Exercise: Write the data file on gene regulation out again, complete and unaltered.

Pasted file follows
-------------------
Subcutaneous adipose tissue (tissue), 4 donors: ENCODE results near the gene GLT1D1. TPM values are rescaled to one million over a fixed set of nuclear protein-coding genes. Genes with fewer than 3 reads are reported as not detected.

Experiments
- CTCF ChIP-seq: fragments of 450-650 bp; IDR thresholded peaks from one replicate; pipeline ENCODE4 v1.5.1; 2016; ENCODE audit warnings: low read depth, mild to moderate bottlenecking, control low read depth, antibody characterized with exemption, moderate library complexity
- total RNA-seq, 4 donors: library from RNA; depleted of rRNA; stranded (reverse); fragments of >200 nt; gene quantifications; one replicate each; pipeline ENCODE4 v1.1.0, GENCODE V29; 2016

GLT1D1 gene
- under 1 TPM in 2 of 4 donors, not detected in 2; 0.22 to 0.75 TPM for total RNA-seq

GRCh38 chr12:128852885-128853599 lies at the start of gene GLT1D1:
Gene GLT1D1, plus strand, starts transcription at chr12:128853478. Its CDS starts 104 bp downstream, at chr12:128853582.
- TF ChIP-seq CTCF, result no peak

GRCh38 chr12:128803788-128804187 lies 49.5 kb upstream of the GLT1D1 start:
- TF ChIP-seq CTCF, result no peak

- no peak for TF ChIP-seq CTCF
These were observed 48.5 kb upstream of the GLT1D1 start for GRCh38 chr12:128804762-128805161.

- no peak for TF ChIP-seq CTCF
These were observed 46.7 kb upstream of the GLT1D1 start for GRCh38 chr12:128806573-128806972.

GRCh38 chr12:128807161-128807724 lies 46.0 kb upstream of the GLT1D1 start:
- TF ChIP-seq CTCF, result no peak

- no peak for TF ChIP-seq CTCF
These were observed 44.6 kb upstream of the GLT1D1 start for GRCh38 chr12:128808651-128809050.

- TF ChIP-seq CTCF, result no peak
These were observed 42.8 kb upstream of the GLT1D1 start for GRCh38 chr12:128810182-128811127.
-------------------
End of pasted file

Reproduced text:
Subcutaneous adipose tissue (tissue), 4 donors: ENCODE results near the gene GLT1D1. TPM values are rescaled to one million over a fixed set of nuclear protein-coding genes. Genes with fewer than 3 reads are reported as not detected.

Experiments
- CTCF ChIP-seq: fragments of 450-650 bp; IDR thresholded peaks from one replicate; pipeline ENCODE4 v1.5.1; 2016; ENCODE audit warnings: low read depth, mild to moderate bottlenecking, control low read depth, antibody characterized with exemption, moderate library complexity
- total RNA-seq, 4 donors: library from RNA; depleted of rRNA; stranded (reverse); fragments of >200 nt; gene quantifications; one replicate each; pipeline ENCODE4 v1.1.0, GENCODE V29; 2016

GLT1D1 gene
- under 1 TPM in 2 of 4 donors, not detected in 2; 0.22 to 0.75 TPM for total RNA-seq

GRCh38 chr12:128852885-128853599 lies at the start of gene GLT1D1:
Gene GLT1D1, plus strand, starts transcription at chr12:128853478. Its CDS starts 104 bp downstream, at chr12:128853582.
- TF ChIP-seq CTCF, result no peak

GRCh38 chr12:128803788-128804187 lies 49.5 kb upstream of the GLT1D1 start:
- TF ChIP-seq CTCF, result no peak

- no peak for TF ChIP-seq CTCF
These were observed 48.5 kb upstream of the GLT1D1 start for GRCh38 chr12:128804762-128805161.

- no peak for TF ChIP-seq CTCF
These were observed 46.7 kb upstream of the GLT1D1 start for GRCh38 chr12:128806573-128806972.

GRCh38 chr12:128807161-128807724 lies 46.0 kb upstream of the GLT1D1 start:
- TF ChIP-seq CTCF, result no peak

- no peak for TF ChIP-seq CTCF
These were observed 44.6 kb upstream of the GLT1D1 start for GRCh38 chr12:128808651-128809050.

- TF ChIP-seq CTCF, result no peak
These were observed 42.8 kb upstream of the GLT1D1 start for GRCh38 chr12:128810182-128811127.